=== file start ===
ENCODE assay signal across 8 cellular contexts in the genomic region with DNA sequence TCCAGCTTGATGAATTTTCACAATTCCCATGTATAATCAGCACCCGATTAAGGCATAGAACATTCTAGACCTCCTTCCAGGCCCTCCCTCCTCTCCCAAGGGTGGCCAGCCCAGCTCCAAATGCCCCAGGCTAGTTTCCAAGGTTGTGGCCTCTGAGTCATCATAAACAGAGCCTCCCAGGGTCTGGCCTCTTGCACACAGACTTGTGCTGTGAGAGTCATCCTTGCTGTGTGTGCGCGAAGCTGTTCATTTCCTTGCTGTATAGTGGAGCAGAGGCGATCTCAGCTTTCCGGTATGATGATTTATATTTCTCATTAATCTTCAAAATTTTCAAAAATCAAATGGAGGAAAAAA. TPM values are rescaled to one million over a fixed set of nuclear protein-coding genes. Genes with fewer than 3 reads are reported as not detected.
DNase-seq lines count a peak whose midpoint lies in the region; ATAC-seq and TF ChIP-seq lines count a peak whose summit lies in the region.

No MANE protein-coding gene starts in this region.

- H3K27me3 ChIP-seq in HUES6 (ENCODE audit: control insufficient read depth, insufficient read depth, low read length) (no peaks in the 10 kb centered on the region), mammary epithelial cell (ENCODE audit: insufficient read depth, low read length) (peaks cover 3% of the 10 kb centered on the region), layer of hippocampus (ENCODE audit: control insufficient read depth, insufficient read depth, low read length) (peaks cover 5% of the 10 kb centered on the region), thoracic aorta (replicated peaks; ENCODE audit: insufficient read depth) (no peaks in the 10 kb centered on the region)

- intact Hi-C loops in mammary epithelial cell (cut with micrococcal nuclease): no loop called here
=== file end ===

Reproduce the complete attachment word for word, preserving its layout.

ENCODE assay signal across 8 cellular contexts in the genomic region with DNA sequence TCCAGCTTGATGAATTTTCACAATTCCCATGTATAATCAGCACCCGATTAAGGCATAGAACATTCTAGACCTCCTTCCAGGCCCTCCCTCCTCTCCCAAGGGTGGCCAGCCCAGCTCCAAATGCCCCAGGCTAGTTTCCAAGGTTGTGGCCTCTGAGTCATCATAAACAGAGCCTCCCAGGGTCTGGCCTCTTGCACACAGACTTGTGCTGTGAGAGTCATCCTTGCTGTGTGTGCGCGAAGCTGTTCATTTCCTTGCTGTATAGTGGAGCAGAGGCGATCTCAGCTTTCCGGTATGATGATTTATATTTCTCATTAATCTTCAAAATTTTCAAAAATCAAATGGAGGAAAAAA. TPM values are rescaled to one million over a fixed set of nuclear protein-coding genes. Genes with fewer than 3 reads are reported as not detected.
DNase-seq lines count a peak whose midpoint lies in the region; ATAC-seq and TF ChIP-seq lines count a peak whose summit lies in the region.

No MANE protein-coding gene starts in this region.

- H3K27me3 ChIP-seq in HUES6 (ENCODE audit: control insufficient read depth, insufficient read depth, low read length) (no peaks in the 10 kb centered on the region), mammary epithelial cell (ENCODE audit: insufficient read depth, low read length) (peaks cover 3% of the 10 kb centered on the region), layer of hippocampus (ENCODE audit: control insufficient read depth, insufficient read depth, low read length) (peaks cover 5% of the 10 kb centered on the region), thoracic aorta (replicated peaks; ENCODE audit: insufficient read depth) (no peaks in the 10 kb centered on the region)

- intact Hi-C loops in mammary epithelial cell (cut with micrococcal nuclease): no loop called here